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    • Profile photo of John Moffat says

      January’s wages are 16000

      75% are paid in the current month, so 12,000 are paid in January
      25% are paid in the following month, so 4,000 are paid in February,

      February’s wages are 20,000

      75% are paid in the current month, so 15,000 are paid in February.
      25% are paid in the following month, so 5,000 are paid in March.

      So the total cash paid in February is 4,000 + 15,000 = 19,000

      It is the same workings for every month.

    • Profile photo of John Moffat says

      What opening inventory???

      I assume that you have the Course Notes in front of you (otherwise there would be no point in watching the lecture) and there is no mention of any opening inventory (and it would be irrelevant anyway since the questions tells us the purchases each month).

      (The $15,000 in the question is the opening cash balance – i.e. the cash at the start of January – and this is dealt with.)

      • Profile photo of John Moffat says

        True – it is not mentioned directly. However, since we are asked for a cash budget for Jan, Fed, Mar, it is reasonable to assume that it the opening balance for the period in question. (And if it was the opening balance at the beginning of November, then the question would be impossible)

  1. avatar says

    I do enjoy your lectures but i am not getting the %s used in Example one chapter 5. even the answers at the back are showing it the same way. For me 40% of 80000 is 32000. Please help me understand this. Thank you.

    • Profile photo of John Moffat says

      I assume you mean example 1 in Chapter 6?

      Also, I assume you are talking about the sales of 80,000 in November X1.
      40% of 80,000 is indeed 32,000. However they are the cash sales in November and therefore the cash would be received in November. We are preparing the cash budget for January onwards.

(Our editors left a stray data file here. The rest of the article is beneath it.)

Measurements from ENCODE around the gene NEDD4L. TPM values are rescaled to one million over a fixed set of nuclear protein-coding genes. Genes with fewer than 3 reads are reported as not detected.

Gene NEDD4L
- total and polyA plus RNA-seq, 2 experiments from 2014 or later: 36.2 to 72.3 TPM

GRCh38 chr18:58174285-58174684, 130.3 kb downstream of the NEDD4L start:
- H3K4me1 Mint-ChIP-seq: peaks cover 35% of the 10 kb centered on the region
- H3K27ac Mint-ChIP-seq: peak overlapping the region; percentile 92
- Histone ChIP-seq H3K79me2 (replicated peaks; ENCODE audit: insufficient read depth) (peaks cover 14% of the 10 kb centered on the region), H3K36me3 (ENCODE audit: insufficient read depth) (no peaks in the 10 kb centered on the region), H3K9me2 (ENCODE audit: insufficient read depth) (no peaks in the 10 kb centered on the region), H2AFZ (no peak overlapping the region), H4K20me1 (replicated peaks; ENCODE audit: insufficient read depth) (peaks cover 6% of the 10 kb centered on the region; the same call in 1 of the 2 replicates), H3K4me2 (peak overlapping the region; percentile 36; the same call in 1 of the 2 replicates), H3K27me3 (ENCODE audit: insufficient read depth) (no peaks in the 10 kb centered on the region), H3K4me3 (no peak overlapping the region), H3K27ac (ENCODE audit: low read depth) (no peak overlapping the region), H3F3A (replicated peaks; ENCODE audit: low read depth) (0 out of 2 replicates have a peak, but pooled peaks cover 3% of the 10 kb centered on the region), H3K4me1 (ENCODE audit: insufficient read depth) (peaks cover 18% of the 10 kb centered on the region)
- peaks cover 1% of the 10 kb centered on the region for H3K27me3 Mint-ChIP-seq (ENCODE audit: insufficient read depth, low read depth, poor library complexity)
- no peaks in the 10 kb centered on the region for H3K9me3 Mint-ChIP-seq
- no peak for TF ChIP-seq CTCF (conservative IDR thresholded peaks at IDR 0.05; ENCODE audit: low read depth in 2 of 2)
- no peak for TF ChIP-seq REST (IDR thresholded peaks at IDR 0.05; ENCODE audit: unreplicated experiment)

It is only the credit sales in November where (because they are on credit) the cash will be received 2 months later – i.e. in January.

      So the cash receipts in January are the cash sales in January (40% x 110,000), plus the cash received from the credit sales made 2 months earlier (i.e. in November, so 60% x 80,000)

  2. avatar says

    For speculative motive isn’t better to be placed in a bank or buy short investment where one can get interest and dividend, whereas if one buy stock because its cheaper making savings one might say its like earning the interest and dividend, but what about the holding cost?

    • Profile photo of John Moffat says

      It really depends on the costs involved. The speculative motive is not saying that it is necessarily better – it is simply that if it is better then it is only possible if there is spare cash. There is no requirement to keep extra cash for the speculative motive – it is just a reason that some companies might choose to hold extra cash.

  3. Profile photo of chiclarence says

    Sir when i go through Kaplan i find that there are three methods by which cash forecasts can be prepared
    – receipts and paymens
    – balance sheet forcast
    – working capital ratios
    in the notes you treated only receipts and payments.
    are the other ones no longer part of the syllabus??

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